Microsoft has currently identified five ‘device families’ which determine what APIs are available and Store availability – in other words, users can only install an app from the Store if they have a supported device. Currently, the device families are Desktop, Mobile, Xbox, IoT and IoT headless (without user interface).

Universal App Platform caveats

Despite Microsoft’s strong push for ‘One Windows’ and the Universal App Platform, there are a couple of drawbacks. One is that the UAP is Windows 10 only. Users of Window 7 and 8 will not be able to run the apps unless they upgrade. The upgrade is free initially, for most users, but this is still a major blocker, particularly in the business market where Windows 7 remains the standard.

Another issue is that although UAP apps run in a desktop window, they are still in the WinRT sandbox and limited to a subset of the Windows API. There are no database drivers for SQL Server or Access, since you are expected to use a web services model to access data, or a local database engine such as the open source SQLite which will be restricted to app-isolated storage. UAP apps are also single instance, though they can open multiple windows.

That said, enterprises do have a way of bypassing the WinRT sandbox by using a technique called Brokered Windows Runtime Components. This is for side-loaded apps (in other words, privately installed rather than downloaded from the Windows Store), and lets you call a desktop component from a WinRT app using inter-process communications.

The consequence of these limitations is that you have to be sure that WinRT provides the functionality you need, and that your users have access to Windows 10, before making the decision to build a UAP app.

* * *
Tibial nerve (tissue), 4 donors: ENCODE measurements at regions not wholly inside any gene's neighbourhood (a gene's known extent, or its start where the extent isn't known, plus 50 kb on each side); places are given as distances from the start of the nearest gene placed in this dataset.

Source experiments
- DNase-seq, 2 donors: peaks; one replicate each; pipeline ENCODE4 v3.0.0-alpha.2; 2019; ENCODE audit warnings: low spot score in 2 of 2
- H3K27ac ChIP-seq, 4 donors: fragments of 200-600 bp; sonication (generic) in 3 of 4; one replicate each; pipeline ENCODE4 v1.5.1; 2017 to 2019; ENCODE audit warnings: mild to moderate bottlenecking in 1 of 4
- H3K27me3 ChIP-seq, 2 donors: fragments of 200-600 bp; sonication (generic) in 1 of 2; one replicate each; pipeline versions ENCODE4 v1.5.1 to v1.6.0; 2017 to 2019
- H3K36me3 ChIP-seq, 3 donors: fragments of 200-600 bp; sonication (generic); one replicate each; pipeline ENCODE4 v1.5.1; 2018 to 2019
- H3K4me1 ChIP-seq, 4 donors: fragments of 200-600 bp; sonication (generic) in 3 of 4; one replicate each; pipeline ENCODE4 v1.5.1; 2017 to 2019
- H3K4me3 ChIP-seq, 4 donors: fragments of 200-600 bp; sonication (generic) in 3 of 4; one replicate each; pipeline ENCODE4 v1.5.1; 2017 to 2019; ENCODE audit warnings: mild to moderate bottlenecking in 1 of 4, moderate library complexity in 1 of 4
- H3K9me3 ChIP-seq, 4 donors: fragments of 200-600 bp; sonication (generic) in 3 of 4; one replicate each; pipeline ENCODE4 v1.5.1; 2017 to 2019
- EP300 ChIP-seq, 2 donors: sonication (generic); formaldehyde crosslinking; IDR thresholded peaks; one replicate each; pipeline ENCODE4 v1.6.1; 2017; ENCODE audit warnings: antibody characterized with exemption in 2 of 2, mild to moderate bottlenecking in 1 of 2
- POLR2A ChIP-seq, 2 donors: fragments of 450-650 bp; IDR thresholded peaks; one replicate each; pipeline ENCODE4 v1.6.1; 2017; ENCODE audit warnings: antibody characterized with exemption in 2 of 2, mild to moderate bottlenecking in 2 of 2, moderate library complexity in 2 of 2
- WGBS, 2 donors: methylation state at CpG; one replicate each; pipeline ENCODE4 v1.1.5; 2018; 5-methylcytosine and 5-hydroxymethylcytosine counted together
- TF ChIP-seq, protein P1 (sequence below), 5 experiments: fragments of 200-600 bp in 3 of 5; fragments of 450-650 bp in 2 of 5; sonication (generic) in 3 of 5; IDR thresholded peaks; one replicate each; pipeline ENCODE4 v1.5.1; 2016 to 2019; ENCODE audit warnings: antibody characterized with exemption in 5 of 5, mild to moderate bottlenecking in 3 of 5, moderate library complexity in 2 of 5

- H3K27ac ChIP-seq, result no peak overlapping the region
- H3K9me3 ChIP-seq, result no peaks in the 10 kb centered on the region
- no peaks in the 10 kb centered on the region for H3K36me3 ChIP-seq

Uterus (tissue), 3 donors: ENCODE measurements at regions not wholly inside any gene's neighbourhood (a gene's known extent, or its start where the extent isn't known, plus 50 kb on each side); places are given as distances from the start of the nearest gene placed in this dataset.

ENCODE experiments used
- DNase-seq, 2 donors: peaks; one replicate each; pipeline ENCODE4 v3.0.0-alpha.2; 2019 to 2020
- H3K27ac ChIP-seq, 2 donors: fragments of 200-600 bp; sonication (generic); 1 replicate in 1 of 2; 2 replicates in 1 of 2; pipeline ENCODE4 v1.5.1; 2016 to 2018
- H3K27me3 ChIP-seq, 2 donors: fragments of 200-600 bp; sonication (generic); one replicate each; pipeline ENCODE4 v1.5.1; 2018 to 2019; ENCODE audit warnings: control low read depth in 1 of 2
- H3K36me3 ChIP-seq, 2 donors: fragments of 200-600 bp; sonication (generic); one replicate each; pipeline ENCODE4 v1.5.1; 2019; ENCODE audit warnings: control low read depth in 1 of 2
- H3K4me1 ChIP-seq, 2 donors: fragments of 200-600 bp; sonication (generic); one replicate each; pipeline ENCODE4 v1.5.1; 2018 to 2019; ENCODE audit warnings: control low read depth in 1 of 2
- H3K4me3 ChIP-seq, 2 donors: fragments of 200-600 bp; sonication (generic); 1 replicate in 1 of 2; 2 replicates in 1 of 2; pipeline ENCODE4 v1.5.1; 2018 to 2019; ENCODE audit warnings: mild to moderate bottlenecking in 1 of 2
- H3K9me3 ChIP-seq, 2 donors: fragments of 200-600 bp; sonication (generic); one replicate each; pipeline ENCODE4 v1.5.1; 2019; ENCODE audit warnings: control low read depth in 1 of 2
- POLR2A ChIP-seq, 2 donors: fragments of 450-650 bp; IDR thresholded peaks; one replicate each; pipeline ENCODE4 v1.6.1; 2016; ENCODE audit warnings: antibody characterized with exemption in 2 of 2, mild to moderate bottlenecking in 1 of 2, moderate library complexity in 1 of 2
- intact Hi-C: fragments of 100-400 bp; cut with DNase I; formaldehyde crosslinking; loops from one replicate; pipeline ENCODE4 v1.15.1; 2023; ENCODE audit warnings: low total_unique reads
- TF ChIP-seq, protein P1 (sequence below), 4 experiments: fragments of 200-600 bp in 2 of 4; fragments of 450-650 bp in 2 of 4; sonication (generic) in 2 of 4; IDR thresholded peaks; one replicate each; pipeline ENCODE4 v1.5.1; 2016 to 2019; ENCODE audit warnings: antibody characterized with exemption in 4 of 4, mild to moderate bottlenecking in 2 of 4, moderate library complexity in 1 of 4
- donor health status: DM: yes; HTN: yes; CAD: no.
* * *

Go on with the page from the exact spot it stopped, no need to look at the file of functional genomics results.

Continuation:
Visual Studio 2015 ships with an emulator for Windows Phone 10, based on Hyper-V virtualisation, and you can debug phone apps either with the emulator, or remotely on the device itself.

 

Microsoft’s Adaptive UX

The idea of designing a UI that works on everything from huge desktop screens to small phones sounds ambitious, and it is. However Microsoft has done a few things to make the task easier.

First, some built-in controls such as the Date Picker and Toggle Switch automatically adapt according to the size of the display.

Second, an updated VisualStateManager includes an element called an AdaptiveTrigger. The way this works is that in your XAML you define an AdaptiveTrigger based, for example, on a minimum window width. If the windows width is below this size, it activates a VisualState in which you can apply changes to the layout, such as changing the orientation of a panel or having it become a flyout rather than always visible. Blend has a States panel that lets you design these different states, or you can define them in code.

Third, a new layout control called RelativePanel lets you create layouts by defining the relationship of one control to one another, so simplifying the markup. Instead of using a grid when you want to ensure that one control is always to the right of another, for example, you can now specify this with a RelativePanel.

Fourth, a new SplitView control makes it easier to present content in a common layout pattern, with navigation links in a left column and a panel on the right with the related detail. You can define this so that the navigation pane is a flyout in small window sizes.

Despite these helpers, creating a high quality user interface that will work from phone to desktop is a lot of work. The benefit is that users will get a seamless experience running the app whatever device they are using – provided of course it is within the Windows 10 family.

 

New features in the UAP

The biggest change in the UAP when compared with Windows 8 Store apps is desktop integration, with the apps running within a window. There are other enhancements though, in addition to the new features mentioned above, including the following: